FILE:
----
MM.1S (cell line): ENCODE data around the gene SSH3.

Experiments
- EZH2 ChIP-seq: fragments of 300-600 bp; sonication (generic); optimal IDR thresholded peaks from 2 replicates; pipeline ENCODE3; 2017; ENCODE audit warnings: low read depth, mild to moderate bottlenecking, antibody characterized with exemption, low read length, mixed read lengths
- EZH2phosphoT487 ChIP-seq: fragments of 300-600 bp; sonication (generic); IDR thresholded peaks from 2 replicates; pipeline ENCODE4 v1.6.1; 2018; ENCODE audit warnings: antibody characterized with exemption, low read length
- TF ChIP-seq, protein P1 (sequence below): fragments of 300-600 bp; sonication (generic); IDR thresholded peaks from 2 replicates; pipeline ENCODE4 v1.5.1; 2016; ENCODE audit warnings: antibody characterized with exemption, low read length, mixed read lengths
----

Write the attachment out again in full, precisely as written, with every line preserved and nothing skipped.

MM.1S (cell line): ENCODE data around the gene SSH3.

Experiments
- EZH2 ChIP-seq: fragments of 300-600 bp; sonication (generic); optimal IDR thresholded peaks from 2 replicates; pipeline ENCODE3; 2017; ENCODE audit warnings: low read depth, mild to moderate bottlenecking, antibody characterized with exemption, low read length, mixed read lengths
- EZH2phosphoT487 ChIP-seq: fragments of 300-600 bp; sonication (generic); IDR thresholded peaks from 2 replicates; pipeline ENCODE4 v1.6.1; 2018; ENCODE audit warnings: antibody characterized with exemption, low read length
- TF ChIP-seq, protein P1 (sequence below): fragments of 300-600 bp; sonication (generic); IDR thresholded peaks from 2 replicates; pipeline ENCODE4 v1.5.1; 2016; ENCODE audit warnings: antibody characterized with exemption, low read length, mixed read lengths